Book 9: Griffith Review 51: Fixing the System edited by Julianne Schultz and Anne Tiernan – 326 pages
Description from bookdepository.co.uk:
Griffith Review 51- Fixing the System sets out to examine Australia's political and social system and to investigate why so many believe it to be unfit for purpose. While Australia has never been richer, its people better educated and the country better connected internationally, there is a widespread perception that systems and key institutions are broken. Interest groups flex their muscle and block each other. Risk management has paralysed the system. Commentators proclaim the 'end of the reform era'. They lament the rise of a 'new volatility' in the nation's electoral politics; the demise of the capacity and will to lead; and the paucity of debate of the problems and challenges facing Australia. They complain about the resistance to change and openness to bold new ideas, and the ability to talk frankly and fearlessly about the kind of society we want to build for the future. All this is happening in a world that is changing rapidly, but without a clear road map. Edited by Julianne Schultz and Anne Tiernan, Fixing the System examines this chorus of complaint. It asks what is broken and examines the reasons how and why. It considers what needs to be done to revive the lucky country. Contributors include Carmen Lawrence, Clare Wright, Peter Van Onselen, Paul Ham, Gabrielle Carey, Chris Wallace, Jonathan West, Megan Davis, Stephen Mills, Anne Coombs, Graham Wood, Lee Kofman and many more.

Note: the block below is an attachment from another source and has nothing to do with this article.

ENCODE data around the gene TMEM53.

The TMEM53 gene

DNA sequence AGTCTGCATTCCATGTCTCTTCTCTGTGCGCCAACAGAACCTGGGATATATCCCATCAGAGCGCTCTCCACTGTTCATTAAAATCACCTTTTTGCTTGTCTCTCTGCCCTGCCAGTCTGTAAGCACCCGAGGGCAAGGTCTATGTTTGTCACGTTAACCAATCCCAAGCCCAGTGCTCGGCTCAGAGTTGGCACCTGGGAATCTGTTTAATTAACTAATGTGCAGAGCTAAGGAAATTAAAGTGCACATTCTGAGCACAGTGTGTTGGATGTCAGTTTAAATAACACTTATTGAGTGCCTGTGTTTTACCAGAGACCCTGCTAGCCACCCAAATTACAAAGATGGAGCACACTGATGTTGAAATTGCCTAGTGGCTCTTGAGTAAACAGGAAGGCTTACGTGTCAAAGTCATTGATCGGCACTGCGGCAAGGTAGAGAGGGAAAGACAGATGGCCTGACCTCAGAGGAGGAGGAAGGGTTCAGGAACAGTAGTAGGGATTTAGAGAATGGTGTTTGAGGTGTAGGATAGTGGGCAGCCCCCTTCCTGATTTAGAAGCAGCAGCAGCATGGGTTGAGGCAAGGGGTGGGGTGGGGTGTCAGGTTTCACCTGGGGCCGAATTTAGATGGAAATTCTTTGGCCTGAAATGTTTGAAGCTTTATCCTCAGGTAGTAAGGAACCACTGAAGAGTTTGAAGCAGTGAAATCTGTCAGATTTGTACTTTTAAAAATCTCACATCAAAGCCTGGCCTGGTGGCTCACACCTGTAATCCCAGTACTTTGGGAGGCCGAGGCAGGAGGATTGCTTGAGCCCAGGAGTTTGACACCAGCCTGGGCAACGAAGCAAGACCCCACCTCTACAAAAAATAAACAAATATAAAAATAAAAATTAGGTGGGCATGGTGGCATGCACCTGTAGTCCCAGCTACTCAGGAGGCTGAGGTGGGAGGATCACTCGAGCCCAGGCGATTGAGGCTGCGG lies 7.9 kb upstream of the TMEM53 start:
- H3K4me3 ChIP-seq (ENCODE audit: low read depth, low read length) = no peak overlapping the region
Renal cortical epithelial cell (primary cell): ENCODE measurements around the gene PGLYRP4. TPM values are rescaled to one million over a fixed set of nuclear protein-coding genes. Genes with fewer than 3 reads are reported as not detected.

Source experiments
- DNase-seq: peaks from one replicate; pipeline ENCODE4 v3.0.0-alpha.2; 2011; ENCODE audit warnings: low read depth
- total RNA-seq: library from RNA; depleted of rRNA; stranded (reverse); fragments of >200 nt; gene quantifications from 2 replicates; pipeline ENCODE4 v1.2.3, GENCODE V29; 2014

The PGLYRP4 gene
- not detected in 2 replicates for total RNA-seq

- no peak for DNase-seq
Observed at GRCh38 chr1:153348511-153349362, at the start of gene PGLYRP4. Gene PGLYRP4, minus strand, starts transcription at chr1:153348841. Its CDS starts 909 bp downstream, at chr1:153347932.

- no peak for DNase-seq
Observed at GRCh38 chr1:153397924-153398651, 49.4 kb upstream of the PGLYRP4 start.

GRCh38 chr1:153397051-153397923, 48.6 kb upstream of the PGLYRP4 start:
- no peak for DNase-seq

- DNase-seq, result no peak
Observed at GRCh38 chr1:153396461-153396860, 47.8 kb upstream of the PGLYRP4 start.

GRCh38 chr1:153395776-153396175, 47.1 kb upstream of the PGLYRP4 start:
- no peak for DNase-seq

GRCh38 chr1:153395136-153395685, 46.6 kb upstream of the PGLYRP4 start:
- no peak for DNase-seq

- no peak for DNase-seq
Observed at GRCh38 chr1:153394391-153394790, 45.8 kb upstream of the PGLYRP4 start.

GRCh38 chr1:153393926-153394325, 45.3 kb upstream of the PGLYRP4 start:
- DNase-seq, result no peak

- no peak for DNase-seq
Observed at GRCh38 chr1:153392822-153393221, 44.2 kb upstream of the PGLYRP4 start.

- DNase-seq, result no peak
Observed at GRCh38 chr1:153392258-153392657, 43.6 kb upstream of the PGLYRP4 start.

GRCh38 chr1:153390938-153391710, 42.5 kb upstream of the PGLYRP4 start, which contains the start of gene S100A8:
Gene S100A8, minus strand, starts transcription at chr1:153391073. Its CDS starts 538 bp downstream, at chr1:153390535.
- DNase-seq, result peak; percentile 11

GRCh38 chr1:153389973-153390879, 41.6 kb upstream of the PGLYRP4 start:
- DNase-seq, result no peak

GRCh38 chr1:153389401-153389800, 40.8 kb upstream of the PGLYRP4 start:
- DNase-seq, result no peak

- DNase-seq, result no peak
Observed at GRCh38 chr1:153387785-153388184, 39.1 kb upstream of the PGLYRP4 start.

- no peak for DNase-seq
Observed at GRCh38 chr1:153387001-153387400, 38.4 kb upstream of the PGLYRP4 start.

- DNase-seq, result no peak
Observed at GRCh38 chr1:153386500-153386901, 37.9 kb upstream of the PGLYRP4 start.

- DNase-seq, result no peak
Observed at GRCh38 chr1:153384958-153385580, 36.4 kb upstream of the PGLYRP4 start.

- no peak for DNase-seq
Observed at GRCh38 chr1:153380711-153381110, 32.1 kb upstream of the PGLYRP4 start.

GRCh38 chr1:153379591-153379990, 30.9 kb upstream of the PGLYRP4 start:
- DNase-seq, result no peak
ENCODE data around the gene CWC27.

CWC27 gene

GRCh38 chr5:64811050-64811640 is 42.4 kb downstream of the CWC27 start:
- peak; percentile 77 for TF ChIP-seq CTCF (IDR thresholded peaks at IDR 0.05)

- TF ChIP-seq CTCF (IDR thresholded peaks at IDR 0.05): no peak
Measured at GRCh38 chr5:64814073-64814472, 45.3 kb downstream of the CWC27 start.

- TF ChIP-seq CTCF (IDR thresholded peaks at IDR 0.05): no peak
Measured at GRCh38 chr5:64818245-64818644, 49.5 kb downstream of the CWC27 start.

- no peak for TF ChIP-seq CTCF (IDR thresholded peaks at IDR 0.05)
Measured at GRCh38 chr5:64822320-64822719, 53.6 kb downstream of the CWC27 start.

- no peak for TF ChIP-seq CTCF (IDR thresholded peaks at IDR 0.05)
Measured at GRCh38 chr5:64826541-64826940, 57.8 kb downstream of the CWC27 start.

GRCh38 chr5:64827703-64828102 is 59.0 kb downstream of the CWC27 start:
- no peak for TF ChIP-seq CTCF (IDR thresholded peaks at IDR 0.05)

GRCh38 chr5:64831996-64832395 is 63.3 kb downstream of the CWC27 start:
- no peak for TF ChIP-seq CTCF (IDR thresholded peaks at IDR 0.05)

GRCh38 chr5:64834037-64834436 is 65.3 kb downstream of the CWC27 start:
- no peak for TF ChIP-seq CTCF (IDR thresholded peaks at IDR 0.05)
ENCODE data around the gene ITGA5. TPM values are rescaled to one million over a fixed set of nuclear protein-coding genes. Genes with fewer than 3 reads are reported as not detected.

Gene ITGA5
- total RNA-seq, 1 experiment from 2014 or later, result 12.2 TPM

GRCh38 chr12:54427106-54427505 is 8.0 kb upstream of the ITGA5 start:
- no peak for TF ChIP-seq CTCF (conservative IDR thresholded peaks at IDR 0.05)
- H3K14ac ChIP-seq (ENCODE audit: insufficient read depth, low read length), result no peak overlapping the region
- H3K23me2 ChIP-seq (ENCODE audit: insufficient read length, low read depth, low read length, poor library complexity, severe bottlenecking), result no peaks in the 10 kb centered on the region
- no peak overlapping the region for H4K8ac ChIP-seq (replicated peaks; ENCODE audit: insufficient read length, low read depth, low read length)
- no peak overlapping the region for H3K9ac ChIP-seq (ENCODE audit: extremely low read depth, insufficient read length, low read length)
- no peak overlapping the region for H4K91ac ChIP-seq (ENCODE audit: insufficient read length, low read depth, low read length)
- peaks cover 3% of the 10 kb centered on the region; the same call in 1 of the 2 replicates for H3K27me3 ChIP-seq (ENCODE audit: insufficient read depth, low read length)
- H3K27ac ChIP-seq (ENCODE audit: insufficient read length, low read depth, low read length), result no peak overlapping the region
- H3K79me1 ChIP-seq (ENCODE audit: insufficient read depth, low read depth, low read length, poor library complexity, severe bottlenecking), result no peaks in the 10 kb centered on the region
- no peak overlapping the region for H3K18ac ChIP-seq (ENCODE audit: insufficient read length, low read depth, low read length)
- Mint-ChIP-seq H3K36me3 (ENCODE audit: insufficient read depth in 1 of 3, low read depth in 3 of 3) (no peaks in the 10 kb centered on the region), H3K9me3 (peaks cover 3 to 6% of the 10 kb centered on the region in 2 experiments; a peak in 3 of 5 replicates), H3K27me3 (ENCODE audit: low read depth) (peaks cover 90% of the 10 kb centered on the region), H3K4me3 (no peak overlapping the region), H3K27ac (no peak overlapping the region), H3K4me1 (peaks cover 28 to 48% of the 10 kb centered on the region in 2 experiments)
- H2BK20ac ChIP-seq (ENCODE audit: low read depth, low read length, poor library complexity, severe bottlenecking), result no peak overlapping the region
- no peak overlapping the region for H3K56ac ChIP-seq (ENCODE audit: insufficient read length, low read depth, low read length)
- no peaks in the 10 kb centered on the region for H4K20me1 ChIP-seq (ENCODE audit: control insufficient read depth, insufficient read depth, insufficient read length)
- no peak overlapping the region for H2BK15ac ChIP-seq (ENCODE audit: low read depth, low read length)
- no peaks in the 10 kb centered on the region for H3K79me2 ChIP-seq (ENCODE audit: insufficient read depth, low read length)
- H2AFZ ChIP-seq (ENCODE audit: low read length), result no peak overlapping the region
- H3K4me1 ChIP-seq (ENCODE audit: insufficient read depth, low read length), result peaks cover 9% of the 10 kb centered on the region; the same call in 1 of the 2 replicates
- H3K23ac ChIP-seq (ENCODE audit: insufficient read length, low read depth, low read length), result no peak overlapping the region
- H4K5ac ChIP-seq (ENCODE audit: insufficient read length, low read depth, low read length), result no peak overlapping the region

The University I work for, Griffith, issues four ‘Griffith Review’ books each year. These books are a compilation of essays on a particular, timely topic. My boss randomly came around one day and asked if anyone wanted to read the latest Griffith Review, and me, being the nerd I am, said ‘sure’. This volume was about the issues in the Australian political and social system. There seems to be an ongoing dialogue in Australia on who and what we are, versus what we intend to be. We seem to struggle to work out what we want our identity to be - personally, I think this is as a result of being a British colony smack bang between Asia and the United States, with a very multicultural population (27% of Australians are not born here, over 50% have a parent who was born overseas - myself included). There is no real answers out of this volume, just a lot of discussion of the variety of issues, including reflections of new Australians on the struggle with fitting in. Though the topic of this volume wasn’t really my area of interest (beyond it being about my country), I did end up getting a subscription to the Griffith review, so it must have hit a nerve in some way.
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